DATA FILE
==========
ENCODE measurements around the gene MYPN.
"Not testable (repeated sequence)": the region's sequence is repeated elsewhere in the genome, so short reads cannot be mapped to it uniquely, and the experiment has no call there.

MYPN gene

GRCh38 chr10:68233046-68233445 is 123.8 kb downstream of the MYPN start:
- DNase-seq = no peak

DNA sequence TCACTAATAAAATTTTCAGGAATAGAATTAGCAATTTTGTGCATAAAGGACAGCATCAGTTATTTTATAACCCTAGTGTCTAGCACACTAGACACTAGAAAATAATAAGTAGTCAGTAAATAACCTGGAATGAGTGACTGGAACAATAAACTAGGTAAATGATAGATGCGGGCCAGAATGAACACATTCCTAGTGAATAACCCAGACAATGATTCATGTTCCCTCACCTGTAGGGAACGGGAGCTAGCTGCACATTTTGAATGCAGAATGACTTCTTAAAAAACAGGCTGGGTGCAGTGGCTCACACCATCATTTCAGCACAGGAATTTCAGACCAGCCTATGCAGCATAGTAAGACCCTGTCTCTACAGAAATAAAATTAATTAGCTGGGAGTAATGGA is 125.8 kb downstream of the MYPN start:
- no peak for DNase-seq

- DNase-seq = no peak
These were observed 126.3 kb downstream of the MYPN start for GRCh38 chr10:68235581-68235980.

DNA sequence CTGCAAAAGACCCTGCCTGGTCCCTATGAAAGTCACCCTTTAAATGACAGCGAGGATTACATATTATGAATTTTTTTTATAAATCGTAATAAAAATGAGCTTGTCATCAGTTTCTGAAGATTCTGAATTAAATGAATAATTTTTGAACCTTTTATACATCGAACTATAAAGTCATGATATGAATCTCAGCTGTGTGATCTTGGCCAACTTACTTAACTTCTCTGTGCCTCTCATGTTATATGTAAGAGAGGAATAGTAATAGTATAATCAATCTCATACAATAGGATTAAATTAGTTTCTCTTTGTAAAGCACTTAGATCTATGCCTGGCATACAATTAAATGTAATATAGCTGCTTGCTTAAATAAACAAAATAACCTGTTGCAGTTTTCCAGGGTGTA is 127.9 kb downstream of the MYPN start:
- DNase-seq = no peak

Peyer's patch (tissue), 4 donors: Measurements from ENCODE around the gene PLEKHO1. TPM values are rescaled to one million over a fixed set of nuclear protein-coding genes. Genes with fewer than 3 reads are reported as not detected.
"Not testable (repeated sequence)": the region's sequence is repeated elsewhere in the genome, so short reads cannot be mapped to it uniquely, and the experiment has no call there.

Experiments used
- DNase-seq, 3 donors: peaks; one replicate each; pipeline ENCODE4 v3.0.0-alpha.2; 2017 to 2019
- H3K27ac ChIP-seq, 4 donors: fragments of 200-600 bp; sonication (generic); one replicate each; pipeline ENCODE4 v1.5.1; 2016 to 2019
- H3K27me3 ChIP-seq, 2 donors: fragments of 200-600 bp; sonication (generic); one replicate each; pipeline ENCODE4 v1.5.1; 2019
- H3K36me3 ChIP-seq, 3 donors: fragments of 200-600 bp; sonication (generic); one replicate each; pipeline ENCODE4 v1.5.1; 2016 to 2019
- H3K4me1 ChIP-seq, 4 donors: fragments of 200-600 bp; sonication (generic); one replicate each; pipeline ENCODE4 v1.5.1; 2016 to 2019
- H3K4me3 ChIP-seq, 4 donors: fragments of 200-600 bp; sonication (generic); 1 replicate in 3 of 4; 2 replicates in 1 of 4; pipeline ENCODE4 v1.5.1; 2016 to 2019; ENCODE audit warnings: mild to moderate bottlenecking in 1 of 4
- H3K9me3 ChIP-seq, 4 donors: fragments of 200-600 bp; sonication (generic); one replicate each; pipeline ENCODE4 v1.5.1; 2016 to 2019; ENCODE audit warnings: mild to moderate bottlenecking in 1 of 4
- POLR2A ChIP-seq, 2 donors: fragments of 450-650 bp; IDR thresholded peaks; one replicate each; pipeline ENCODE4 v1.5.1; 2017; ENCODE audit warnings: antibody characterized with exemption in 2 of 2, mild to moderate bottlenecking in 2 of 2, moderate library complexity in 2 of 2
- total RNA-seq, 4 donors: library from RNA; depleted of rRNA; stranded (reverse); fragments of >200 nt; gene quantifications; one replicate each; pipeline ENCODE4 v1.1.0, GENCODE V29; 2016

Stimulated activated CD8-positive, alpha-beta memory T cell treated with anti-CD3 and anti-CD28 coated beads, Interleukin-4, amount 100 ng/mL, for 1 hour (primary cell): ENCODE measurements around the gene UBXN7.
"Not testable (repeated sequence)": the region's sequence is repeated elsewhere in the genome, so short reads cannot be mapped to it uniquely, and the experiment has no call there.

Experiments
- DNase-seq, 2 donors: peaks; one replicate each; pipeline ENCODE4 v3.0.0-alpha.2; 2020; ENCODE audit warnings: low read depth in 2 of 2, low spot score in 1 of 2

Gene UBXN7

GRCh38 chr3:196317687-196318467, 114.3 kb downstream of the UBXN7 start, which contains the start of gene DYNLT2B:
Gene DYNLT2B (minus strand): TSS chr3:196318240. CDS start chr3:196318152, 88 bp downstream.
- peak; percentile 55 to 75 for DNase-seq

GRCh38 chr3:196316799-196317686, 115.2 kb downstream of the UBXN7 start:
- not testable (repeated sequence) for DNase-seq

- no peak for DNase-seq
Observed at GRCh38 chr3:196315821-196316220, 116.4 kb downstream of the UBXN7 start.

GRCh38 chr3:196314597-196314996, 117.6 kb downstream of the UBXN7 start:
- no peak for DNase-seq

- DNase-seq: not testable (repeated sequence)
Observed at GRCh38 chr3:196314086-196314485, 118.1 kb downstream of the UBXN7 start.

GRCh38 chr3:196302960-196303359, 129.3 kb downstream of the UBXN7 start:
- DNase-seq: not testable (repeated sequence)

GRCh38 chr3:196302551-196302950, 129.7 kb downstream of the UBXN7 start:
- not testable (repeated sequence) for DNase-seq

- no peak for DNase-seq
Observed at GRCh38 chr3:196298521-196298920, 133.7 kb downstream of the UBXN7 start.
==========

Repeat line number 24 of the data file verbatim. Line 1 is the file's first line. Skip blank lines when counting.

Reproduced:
Stimulated activated CD8-positive, alpha-beta memory T cell treated with anti-CD3 and anti-CD28 coated beads, Interleukin-4, amount 100 ng/mL, for 1 hour (primary cell): ENCODE measurements around the gene UBXN7.